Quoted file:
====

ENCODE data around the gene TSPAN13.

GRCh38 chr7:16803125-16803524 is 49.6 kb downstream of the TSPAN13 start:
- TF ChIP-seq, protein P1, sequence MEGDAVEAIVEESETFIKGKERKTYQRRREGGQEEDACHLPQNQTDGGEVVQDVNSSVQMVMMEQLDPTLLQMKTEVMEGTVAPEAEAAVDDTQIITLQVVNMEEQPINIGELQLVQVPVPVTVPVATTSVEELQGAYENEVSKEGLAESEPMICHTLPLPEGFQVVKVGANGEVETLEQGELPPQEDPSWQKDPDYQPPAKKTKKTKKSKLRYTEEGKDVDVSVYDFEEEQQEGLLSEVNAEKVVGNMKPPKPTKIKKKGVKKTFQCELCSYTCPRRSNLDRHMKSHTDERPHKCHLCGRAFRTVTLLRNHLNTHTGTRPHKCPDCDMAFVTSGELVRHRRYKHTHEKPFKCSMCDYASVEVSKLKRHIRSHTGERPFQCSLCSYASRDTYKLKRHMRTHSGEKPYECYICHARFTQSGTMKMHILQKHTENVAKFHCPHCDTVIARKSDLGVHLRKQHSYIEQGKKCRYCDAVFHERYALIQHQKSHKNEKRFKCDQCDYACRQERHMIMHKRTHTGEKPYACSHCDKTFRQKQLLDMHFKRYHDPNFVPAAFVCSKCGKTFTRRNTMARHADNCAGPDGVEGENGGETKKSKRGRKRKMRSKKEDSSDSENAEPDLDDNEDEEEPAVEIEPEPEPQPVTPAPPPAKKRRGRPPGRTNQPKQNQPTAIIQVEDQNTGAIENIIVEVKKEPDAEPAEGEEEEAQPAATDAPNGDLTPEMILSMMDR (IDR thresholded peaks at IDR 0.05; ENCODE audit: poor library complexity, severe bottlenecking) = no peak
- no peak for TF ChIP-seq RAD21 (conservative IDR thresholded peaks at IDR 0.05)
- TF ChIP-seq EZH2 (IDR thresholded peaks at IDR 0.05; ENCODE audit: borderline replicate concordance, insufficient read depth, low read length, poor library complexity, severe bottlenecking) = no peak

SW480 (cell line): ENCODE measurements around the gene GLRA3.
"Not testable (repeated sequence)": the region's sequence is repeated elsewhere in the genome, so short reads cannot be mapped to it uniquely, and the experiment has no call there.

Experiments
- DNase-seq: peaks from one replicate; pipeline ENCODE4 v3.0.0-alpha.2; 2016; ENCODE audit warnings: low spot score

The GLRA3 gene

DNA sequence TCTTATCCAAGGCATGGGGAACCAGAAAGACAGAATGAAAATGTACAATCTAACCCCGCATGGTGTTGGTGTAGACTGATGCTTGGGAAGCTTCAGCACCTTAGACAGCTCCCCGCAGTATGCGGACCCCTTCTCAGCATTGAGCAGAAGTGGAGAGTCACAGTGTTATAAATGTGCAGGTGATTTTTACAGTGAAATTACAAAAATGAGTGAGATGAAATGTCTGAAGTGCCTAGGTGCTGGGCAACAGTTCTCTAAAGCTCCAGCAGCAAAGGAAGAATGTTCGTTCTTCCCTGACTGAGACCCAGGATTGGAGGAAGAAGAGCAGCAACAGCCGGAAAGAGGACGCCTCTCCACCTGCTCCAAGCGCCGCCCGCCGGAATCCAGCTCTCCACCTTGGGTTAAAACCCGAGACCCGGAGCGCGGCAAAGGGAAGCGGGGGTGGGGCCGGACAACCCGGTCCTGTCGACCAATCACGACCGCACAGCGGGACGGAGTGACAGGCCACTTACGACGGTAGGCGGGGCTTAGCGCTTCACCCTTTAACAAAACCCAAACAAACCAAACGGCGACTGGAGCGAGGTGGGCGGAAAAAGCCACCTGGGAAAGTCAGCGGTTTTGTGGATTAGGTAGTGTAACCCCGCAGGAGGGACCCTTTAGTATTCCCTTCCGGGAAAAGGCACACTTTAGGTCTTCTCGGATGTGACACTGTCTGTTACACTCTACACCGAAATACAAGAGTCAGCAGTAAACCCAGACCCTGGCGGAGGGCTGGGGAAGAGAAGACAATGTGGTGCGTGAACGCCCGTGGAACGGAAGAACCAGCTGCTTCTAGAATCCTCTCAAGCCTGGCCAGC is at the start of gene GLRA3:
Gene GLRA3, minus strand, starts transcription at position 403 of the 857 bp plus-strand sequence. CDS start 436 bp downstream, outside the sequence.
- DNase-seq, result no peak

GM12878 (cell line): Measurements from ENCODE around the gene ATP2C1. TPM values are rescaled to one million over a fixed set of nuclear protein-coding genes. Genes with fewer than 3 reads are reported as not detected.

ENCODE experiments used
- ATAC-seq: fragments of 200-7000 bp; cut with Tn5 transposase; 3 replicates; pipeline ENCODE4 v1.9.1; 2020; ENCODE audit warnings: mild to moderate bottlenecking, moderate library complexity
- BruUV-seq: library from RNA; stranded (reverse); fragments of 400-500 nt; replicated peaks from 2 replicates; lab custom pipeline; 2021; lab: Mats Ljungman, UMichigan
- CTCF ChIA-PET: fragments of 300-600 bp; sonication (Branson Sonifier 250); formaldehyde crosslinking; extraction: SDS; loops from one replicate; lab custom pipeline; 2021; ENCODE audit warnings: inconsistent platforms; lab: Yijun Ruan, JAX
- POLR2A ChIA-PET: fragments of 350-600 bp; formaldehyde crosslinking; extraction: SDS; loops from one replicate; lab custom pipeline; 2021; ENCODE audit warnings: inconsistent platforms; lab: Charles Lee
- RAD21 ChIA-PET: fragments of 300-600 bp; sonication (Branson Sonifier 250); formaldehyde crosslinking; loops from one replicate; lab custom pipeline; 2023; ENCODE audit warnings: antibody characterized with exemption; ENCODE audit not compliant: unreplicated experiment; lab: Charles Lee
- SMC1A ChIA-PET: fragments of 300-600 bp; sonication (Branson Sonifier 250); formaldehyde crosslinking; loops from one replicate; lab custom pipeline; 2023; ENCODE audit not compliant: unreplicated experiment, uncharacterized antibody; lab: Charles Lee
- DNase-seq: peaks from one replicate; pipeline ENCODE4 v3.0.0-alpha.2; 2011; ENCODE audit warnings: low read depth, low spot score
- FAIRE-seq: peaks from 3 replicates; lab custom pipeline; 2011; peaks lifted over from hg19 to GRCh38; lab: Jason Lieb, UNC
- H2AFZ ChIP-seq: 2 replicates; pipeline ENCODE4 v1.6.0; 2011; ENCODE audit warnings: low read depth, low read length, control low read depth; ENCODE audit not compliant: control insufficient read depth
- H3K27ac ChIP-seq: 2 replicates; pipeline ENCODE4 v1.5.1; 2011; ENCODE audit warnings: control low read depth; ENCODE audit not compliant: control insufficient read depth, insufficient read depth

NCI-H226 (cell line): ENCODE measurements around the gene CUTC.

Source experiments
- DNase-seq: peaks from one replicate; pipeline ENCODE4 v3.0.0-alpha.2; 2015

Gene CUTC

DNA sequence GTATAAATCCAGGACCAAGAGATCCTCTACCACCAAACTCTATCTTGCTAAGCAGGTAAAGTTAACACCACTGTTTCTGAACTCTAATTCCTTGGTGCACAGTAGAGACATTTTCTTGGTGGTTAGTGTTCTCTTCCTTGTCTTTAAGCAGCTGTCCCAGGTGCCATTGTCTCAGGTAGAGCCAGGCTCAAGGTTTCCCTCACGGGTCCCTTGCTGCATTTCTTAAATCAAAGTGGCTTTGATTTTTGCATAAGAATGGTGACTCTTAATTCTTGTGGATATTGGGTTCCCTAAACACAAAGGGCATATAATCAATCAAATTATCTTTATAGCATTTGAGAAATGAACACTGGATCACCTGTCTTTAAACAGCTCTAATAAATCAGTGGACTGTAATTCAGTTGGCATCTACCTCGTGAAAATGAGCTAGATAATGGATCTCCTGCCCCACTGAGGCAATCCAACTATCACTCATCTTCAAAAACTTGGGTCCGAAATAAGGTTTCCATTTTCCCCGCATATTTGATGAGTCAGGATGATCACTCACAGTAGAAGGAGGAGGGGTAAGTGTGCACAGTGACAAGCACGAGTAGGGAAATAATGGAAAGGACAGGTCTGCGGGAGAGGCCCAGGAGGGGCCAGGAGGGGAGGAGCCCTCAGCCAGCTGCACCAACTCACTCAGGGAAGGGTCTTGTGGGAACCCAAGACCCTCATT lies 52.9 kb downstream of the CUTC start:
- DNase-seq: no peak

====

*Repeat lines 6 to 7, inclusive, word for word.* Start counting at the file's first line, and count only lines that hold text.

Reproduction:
SW480 (cell line): ENCODE measurements around the gene GLRA3.
"Not testable (repeated sequence)": the region's sequence is repeated elsewhere in the genome, so short reads cannot be mapped to it uniquely, and the experiment has no call there.